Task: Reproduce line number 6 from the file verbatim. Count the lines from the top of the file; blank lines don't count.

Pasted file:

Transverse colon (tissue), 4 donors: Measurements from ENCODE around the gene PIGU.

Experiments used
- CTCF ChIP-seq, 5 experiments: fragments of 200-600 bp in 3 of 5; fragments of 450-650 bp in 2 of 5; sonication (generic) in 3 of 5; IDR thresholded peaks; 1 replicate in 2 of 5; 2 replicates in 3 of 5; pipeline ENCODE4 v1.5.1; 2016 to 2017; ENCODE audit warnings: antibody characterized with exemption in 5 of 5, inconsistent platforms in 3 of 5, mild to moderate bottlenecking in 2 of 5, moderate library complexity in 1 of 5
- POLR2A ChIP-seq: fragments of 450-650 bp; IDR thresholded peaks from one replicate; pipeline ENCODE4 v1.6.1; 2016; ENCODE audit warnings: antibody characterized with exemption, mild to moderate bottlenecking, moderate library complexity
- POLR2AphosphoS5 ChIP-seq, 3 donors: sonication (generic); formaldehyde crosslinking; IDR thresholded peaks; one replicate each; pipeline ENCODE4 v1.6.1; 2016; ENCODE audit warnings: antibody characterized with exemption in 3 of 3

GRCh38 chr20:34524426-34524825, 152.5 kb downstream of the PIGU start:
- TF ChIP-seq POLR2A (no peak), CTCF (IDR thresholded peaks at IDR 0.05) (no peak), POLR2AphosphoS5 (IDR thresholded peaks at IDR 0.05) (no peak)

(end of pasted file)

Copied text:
GRCh38 chr20:34524426-34524825, 152.5 kb downstream of the PIGU start: